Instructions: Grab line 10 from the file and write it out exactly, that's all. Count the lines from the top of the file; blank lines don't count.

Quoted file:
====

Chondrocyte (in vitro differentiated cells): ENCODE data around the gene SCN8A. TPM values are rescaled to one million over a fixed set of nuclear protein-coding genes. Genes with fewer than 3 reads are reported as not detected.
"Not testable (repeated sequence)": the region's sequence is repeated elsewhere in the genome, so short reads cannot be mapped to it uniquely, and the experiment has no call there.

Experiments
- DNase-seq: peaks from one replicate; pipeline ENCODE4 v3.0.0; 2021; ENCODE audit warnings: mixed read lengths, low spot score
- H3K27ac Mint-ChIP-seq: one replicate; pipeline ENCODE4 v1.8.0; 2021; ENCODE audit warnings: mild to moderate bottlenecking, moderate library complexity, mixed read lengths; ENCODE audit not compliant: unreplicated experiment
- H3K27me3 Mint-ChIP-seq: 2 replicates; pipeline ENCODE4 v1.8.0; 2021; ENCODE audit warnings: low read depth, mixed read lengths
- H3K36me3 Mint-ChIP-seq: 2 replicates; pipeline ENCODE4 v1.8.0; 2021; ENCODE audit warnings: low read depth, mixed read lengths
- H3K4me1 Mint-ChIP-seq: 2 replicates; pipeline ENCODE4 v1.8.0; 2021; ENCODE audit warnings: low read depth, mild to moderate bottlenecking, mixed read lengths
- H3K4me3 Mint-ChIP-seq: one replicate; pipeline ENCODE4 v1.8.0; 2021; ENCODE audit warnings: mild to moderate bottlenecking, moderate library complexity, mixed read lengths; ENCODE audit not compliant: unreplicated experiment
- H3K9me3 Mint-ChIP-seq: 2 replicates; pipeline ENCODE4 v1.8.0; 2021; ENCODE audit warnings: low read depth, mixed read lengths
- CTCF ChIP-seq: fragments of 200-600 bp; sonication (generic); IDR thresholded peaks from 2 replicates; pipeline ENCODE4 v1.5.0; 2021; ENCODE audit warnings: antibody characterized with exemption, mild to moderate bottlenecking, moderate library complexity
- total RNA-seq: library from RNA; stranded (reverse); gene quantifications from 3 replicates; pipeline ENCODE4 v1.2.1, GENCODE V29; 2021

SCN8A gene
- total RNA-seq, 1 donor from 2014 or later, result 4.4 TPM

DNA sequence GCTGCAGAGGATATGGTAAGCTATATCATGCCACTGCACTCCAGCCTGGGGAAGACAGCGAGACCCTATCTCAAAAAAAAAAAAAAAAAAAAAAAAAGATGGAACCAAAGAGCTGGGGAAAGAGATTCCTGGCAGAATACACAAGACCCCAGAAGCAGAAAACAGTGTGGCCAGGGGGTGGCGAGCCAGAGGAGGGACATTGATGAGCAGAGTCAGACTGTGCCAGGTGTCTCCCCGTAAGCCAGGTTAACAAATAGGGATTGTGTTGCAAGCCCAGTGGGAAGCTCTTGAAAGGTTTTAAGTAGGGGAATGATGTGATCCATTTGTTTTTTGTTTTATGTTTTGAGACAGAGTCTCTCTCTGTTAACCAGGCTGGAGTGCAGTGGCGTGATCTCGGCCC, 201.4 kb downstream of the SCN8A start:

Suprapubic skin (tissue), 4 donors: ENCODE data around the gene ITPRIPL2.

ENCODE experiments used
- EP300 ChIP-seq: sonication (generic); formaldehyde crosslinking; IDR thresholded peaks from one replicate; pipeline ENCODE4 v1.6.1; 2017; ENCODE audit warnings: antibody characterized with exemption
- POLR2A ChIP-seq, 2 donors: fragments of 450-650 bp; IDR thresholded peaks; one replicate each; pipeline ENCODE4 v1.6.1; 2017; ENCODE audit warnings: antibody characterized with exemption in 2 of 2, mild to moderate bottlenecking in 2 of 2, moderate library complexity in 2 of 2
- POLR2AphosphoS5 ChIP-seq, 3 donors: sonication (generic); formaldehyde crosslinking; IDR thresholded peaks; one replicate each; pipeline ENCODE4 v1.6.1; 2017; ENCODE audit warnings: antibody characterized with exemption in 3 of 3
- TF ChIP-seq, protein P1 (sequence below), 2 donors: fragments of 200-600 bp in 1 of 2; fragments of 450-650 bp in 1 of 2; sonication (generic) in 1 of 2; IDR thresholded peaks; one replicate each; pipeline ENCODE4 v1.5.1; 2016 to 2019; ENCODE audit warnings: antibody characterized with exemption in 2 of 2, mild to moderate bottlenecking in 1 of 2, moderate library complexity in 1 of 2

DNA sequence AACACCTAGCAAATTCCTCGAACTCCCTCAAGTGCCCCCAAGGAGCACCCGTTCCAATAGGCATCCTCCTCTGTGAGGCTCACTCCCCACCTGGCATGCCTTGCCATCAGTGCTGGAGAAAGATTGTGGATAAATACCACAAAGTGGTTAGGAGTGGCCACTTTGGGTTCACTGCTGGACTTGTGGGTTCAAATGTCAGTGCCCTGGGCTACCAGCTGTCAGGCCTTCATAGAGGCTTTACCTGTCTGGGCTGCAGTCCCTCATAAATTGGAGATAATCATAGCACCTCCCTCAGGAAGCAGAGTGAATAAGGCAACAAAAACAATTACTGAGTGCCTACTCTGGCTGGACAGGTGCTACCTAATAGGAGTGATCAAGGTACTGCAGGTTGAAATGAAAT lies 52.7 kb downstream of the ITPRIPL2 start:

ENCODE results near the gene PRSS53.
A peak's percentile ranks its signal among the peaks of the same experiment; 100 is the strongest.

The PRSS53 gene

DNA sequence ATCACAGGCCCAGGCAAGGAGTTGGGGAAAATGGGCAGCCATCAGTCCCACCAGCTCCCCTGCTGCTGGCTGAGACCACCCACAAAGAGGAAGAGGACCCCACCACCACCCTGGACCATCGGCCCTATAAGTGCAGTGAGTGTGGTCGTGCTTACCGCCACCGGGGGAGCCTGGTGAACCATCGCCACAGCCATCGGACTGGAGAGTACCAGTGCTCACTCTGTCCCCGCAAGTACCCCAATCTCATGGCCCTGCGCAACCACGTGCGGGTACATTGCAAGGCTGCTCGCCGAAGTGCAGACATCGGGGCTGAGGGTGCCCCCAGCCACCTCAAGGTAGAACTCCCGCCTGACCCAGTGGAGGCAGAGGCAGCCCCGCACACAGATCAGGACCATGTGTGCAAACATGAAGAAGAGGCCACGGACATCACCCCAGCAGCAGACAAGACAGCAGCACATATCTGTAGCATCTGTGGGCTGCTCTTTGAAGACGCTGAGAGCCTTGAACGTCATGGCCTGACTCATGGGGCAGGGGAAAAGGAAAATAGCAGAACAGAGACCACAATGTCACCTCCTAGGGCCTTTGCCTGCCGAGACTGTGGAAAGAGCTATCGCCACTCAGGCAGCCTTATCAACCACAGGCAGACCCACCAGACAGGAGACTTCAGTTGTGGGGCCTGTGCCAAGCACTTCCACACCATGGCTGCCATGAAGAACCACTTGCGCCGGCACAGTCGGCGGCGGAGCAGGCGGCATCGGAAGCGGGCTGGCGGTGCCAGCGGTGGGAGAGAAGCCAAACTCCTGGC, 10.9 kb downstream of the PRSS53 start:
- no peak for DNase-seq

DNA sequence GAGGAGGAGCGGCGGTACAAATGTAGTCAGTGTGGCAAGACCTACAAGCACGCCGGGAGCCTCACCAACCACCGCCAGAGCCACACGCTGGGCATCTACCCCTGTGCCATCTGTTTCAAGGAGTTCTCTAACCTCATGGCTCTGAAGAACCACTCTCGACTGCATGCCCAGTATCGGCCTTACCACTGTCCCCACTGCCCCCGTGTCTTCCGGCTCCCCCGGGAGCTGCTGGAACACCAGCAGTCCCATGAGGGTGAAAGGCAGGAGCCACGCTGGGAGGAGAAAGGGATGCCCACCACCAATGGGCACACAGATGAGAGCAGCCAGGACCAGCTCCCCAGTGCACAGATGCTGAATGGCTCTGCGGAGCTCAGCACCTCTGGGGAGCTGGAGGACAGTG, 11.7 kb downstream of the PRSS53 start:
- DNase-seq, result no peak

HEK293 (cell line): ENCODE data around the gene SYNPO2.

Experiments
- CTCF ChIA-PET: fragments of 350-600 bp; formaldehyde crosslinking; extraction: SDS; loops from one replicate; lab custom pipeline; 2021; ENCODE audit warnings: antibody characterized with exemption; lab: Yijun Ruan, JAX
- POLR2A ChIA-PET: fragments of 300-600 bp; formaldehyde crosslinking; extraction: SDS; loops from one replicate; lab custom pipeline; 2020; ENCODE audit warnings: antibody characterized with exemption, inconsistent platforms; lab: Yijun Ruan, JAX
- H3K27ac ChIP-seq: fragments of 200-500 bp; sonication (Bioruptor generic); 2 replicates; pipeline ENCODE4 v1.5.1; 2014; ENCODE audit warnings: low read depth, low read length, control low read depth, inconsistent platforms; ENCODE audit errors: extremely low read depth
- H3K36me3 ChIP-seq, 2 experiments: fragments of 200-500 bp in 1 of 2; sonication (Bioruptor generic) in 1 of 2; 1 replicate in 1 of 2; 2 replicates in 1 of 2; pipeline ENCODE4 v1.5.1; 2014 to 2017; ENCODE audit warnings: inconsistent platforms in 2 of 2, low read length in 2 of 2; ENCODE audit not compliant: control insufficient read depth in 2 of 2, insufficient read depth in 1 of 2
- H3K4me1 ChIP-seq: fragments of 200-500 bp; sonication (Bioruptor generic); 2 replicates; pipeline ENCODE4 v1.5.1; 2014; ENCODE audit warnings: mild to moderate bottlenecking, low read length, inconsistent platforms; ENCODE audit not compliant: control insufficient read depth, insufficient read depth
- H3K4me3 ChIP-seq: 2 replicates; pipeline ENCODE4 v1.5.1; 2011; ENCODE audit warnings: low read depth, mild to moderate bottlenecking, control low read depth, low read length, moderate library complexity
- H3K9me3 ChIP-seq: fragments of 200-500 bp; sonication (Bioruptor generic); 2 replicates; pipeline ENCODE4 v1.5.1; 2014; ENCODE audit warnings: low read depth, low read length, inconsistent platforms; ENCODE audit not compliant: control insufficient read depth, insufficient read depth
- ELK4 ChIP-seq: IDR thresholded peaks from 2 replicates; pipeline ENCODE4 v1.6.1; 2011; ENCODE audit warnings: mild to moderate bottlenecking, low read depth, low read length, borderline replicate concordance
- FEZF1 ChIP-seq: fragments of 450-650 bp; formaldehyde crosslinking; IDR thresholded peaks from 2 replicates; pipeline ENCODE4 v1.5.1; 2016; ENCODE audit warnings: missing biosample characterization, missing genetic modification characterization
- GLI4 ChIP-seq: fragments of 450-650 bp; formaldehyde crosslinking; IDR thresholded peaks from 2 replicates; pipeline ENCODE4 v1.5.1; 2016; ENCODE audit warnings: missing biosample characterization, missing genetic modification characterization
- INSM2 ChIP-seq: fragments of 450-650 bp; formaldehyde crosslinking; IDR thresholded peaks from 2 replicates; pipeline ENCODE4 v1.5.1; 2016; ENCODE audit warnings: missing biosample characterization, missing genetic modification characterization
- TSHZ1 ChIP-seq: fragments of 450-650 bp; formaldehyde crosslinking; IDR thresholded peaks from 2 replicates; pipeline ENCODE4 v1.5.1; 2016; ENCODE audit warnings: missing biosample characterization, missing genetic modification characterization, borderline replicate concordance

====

- H3K9me3 Mint-ChIP-seq: 2 replicates; pipeline ENCODE4 v1.8.0; 2021; ENCODE audit warnings: low read depth, mixed read lengths